“Privacy is Surveillance” – Part 1 of the Investigatory Powers Bill

2nd March 2016

Yesterday the government put the Investigatory Powers Bill before parliament.

(Note it is not a “draft” Bill – that was the last one. This is now the Bill (which is, in turn, a draft Act).)

The parliament webpage for the Bill is here and it is worth bookmarking, as website will track the passage of the Bill and will provide links to the debates and other materials.

The Bill itself is here  and the “explanatory notes” are here.  (The explanatory notes are to explain the Bill – but they are not part of the Bill, will not become law, and will not bind any court.)

It is a long and complex Bill – many of the clauses are highly technical even before you try and fit the clauses together. (In this way, writing legislation or any other complicated legal document is lot like coding.)

It looks like government is seeking to rush the Bill through at speed.  Of course, such disregard for parliament is contrary to this government’s lofty assertions about “parliamentary sovereignty”.  There is a serious question as whether parliament can properly scrutinise the Bill.

In this post, I do not even try to scrutinise the Bill.  I am going to do something far more trivial but which may (or may not) show something telling about the Bill.

You will see that “Part 1” of the Bill is called “General Privacy Provisions”.

PrivacyIsSurveillance

From a liberal perspective, this is an encouraging signal.

A search for “privacy” in the Bill, however, reveals that other than in clause 1(3)(a) – in the image above – there are no mentions of “privacy” anywhere else in the Bill, other than in titles.

Of the fourteen mentions of “privacy” overall:

one is the title of Part 1;

one is the title of Part 1 in the contents page;

nine are mentions of the title of Part 1 in the headers;

one is at clause 1(3)(a); and

two are in mentions of the Privacy and Electronic Communications (EC Directive) Regulations 2003 (S.I. 2003/2426).

So “privacy” is mentioned more often in the headers to pages than in the Bill itself, and it is only once used anywhere in the Bill when it is not in a title.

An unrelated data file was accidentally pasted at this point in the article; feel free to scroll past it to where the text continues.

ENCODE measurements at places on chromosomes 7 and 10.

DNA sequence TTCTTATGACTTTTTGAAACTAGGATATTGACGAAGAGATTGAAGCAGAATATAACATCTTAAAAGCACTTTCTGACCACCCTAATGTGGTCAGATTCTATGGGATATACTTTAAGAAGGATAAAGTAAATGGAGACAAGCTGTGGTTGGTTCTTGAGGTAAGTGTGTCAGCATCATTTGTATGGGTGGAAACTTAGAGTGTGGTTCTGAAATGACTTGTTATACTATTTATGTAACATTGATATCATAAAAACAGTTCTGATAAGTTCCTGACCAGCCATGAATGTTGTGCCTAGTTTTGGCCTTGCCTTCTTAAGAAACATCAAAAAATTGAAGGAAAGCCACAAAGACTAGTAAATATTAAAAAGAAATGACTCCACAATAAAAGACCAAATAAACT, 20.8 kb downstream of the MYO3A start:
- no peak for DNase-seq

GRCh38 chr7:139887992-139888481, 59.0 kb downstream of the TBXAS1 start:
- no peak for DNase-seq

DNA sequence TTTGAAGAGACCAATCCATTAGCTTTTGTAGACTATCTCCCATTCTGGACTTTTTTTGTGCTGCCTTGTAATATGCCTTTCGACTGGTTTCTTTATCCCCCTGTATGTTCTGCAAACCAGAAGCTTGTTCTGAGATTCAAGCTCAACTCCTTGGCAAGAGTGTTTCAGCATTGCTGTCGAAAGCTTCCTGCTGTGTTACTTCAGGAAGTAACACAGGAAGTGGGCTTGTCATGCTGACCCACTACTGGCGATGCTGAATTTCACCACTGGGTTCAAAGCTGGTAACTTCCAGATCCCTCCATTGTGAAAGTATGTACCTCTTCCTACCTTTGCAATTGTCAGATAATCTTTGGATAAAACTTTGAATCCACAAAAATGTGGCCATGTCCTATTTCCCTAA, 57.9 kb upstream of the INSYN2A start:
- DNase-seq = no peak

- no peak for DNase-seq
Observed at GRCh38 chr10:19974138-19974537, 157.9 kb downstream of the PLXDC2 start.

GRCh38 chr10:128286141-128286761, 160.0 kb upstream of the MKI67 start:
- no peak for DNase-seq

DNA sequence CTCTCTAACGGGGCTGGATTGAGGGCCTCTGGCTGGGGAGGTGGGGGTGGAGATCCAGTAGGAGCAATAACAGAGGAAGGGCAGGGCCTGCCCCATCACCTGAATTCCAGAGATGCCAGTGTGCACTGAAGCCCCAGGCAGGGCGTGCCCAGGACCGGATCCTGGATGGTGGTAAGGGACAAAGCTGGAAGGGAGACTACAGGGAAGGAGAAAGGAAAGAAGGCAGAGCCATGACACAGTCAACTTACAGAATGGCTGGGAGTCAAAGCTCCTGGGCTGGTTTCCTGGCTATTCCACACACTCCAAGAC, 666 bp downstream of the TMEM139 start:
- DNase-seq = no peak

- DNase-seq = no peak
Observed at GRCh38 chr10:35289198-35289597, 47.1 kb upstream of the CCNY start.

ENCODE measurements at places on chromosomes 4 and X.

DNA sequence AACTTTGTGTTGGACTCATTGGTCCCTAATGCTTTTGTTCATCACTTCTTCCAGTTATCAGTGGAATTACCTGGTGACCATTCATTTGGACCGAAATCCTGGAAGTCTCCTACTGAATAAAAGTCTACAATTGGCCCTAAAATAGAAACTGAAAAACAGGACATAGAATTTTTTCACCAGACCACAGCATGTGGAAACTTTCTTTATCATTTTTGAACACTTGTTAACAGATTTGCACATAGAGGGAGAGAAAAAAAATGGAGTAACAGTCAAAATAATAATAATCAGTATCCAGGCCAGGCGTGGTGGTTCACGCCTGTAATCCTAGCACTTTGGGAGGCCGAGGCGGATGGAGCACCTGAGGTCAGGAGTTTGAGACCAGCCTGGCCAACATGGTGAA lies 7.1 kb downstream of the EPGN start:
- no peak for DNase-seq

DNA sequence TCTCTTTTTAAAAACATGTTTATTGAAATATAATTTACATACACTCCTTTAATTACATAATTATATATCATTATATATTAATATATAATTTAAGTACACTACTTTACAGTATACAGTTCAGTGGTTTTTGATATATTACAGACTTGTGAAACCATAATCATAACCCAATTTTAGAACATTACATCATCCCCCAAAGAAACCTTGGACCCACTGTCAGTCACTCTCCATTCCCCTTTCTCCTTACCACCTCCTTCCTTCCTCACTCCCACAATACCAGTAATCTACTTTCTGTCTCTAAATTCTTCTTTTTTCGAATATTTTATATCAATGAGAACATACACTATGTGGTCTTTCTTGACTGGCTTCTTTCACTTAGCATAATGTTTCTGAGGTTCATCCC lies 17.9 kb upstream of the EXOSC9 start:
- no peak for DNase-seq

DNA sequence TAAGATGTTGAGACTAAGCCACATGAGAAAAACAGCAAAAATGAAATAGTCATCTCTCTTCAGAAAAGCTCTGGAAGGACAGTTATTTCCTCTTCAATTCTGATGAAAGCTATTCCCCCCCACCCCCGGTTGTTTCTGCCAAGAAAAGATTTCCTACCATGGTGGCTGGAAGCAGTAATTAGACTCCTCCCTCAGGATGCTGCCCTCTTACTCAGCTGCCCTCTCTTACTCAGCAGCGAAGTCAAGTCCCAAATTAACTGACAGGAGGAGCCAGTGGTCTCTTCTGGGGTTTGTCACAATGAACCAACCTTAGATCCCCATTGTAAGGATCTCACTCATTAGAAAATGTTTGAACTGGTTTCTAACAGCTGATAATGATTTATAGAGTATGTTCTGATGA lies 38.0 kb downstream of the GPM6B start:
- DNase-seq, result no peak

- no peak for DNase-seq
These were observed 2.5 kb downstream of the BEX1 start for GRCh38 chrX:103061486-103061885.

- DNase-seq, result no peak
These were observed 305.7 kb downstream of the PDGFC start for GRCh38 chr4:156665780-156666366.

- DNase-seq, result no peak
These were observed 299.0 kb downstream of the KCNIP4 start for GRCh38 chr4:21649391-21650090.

It is almost as if some bright spark at the Home Office thought that privacy concerns could be addressed by simply adding “privacy” to the title of Part 1 of the Bill.

Of course, this is not a complete way of assessing how privacy is addressed in the Bill – privacy points can be covered without necessarily using the word, and a search for “privacy” in the (non-binding) explanatory notes is an instructive exercise.

But, as far as Part 1 of the Bill is concerned, the motto could well be “Privacy is Surveillance” – as one famous political observer would have put it.

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The Provocative President of the Supreme Court

1st March 2016

A couple of years ago, the President of the Supreme Court was being provocative about the constitution:

“I think that it is very significant that the UK has a very different constitutional arrangement from every other European country. Unlike every other European country, we have no written constitution and we have parliamentary sovereignty. Indeed, it may be said with considerable force that we have no constitution as such at all, merely constitutional conventions, and that it is as a consequence of this that we have parliamentary sovereignty.”

(Full lecture here; discussion at Professor Mark Elliott’s site here.)

It was a playful statement, plainly intended to stimulate reflection and reaction.  He was not even putting forward his own view – “it may be said with considerable force” implies that he is offering a view up for discussion.

In essence, the President was trolling us – in the proper sense of that much-abused word.

I think the President has a point – it is difficult to define what is meant by the UK having a “constitution”.  Even “parliamentary sovereignty” as a principle is not clear, despite the Diceyan orthodoxy.

Of course, it is possible to provide a (merely) descriptive answer to the question “How is the UK constituted?”.

But beyond that, the lack of the constitution being codified means the “British Constitution” is difficult to define, as opposed to describe.

Here the President – knowingly – is setting out a view point contrary to received wisdom.  There would be many lawyers – and law students – who would rush to contradict him, saying “how stupid to say there is no constitution”.  But the President is wiser than those people would realise.

The President should be congratulated for provoking debate on this.

(The pretext for this post is a piece here which took the tweets I sent about this a few days ago to mean (incorrectly) that I was having swipes at the President’s “apparent lack of constitutional law knowledge” and that I was intending to “not be very nice” about him.  This false interpretation could only mean my tweets were not sufficiently clear, and so I thought it would be useful to set out my views more fully.)

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Regular blogging at Jack of Kent is made possible by the kind sponsorship of Hammicks Legal Information Services.  

If you value this blog and its content, please do click on the links to Hammicks and have a browse.

To get alerts for my new posts at Jack of Kent and the FT, and anywhere else, please submit your email address in the “Subscribe” box at the top of this page.